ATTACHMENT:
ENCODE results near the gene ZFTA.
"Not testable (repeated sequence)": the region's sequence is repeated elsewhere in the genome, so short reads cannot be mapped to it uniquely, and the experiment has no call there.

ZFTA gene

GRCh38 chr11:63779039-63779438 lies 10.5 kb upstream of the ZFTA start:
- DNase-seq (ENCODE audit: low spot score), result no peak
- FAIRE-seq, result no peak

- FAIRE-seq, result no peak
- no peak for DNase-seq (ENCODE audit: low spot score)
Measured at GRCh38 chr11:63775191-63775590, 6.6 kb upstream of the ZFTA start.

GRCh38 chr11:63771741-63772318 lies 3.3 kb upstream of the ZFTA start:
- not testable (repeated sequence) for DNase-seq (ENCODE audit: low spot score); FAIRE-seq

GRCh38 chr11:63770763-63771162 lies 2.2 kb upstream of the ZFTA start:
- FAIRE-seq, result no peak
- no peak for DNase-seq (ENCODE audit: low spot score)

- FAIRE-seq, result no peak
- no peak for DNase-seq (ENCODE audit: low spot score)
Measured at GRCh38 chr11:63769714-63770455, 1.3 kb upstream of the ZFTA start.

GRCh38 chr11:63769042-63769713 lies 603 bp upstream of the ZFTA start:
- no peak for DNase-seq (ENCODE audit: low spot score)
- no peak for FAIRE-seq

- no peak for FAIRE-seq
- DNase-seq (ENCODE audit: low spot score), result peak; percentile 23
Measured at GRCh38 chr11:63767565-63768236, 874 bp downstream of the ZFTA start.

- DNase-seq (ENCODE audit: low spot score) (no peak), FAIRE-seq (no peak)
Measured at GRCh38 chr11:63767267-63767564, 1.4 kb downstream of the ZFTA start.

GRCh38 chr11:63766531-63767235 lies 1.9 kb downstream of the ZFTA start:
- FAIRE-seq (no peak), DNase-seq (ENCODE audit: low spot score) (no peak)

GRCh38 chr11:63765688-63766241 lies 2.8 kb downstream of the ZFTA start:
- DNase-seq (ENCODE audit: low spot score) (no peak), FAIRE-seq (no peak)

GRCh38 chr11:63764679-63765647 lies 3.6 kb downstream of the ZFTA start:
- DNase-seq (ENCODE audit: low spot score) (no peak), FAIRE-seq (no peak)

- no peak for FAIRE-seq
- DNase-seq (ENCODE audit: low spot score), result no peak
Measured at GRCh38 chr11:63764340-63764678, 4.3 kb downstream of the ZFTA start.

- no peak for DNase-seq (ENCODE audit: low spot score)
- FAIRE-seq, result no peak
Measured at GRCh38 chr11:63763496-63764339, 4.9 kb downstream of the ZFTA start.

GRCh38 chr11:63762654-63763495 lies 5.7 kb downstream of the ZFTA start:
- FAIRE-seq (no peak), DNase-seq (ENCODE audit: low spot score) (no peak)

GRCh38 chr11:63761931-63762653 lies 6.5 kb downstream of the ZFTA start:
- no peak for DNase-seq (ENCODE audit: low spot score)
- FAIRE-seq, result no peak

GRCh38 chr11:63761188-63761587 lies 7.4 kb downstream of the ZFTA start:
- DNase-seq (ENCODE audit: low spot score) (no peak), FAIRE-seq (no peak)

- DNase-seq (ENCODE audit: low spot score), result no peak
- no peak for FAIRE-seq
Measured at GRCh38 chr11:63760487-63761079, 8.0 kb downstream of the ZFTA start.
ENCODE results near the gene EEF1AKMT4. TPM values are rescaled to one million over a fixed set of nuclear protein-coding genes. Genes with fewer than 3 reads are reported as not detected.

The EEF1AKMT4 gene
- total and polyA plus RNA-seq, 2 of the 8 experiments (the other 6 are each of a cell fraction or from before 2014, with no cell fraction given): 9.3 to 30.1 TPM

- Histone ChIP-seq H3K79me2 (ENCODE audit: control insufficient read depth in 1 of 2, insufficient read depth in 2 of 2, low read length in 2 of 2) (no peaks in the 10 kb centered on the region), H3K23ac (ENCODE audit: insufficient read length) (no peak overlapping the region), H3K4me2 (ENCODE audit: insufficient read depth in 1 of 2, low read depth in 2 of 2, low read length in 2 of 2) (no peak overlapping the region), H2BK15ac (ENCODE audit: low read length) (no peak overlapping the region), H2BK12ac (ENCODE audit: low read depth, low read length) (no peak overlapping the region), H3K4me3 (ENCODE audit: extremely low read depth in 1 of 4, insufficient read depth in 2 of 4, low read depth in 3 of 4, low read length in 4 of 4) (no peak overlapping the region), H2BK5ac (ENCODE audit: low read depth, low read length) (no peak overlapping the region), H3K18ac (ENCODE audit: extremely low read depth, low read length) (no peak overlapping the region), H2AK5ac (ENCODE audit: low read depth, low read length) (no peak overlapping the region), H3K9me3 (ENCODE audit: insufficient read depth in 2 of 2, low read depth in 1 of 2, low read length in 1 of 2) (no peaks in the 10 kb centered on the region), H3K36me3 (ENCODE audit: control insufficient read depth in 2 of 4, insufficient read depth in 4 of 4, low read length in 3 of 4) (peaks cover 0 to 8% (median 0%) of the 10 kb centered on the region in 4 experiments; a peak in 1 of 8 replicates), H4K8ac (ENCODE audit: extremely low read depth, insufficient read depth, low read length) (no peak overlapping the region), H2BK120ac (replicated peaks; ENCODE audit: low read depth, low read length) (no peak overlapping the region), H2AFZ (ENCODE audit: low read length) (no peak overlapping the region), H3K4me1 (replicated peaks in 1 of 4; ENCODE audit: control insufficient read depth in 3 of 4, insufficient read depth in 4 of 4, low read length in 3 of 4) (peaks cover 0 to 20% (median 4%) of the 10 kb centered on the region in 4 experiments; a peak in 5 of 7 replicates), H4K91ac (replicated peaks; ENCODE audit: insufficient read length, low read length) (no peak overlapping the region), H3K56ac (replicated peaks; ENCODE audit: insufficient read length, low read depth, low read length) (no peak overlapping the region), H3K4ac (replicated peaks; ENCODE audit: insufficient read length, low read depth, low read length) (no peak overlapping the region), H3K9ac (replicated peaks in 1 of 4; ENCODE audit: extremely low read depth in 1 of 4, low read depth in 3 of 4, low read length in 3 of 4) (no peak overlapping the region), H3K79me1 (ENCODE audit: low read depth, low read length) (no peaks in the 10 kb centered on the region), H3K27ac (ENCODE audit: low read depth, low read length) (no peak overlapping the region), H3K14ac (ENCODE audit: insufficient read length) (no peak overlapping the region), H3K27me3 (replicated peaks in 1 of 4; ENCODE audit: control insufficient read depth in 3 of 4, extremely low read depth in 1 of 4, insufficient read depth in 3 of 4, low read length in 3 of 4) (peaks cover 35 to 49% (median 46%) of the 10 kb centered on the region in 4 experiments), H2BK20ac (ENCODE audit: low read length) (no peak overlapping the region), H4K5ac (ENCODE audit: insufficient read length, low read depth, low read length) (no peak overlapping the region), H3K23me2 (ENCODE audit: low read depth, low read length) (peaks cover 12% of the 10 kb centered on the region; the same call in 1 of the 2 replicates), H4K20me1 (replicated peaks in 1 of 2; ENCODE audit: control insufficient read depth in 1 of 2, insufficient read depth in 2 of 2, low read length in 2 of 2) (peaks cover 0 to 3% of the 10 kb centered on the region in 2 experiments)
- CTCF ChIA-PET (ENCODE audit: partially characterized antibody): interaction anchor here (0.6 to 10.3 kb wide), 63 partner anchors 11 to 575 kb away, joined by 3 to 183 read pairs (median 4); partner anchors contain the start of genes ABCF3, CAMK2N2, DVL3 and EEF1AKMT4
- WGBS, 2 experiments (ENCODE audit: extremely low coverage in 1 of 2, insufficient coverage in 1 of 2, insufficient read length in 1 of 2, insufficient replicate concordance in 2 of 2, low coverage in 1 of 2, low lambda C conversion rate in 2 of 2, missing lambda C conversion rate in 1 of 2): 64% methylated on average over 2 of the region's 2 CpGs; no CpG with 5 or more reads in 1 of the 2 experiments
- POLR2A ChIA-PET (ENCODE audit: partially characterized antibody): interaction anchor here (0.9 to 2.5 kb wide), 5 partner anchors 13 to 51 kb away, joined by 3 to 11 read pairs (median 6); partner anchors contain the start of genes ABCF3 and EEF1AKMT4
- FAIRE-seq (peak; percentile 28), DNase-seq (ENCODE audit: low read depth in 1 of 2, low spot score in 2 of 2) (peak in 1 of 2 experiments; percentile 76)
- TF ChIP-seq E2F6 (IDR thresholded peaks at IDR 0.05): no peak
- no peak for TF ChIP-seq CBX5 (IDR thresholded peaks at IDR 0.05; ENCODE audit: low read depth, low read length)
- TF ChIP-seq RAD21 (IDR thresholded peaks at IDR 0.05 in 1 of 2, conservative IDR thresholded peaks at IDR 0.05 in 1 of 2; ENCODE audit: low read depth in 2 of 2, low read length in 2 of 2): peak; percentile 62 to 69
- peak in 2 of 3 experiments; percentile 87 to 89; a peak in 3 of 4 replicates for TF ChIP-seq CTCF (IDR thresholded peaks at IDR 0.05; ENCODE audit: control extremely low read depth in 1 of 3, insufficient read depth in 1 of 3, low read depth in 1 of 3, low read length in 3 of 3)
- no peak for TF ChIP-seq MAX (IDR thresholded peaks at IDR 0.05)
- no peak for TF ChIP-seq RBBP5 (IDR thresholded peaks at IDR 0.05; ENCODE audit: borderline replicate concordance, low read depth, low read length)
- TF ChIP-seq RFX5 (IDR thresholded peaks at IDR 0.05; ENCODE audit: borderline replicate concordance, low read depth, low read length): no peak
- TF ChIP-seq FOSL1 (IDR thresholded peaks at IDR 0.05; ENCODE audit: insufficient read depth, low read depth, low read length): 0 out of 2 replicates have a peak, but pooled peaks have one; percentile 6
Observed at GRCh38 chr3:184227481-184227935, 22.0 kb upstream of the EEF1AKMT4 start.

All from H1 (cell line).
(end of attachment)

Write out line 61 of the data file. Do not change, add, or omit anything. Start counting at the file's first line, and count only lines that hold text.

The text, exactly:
- no peak for TF ChIP-seq RBBP5 (IDR thresholded peaks at IDR 0.05; ENCODE audit: borderline replicate concordance, low read depth, low read length)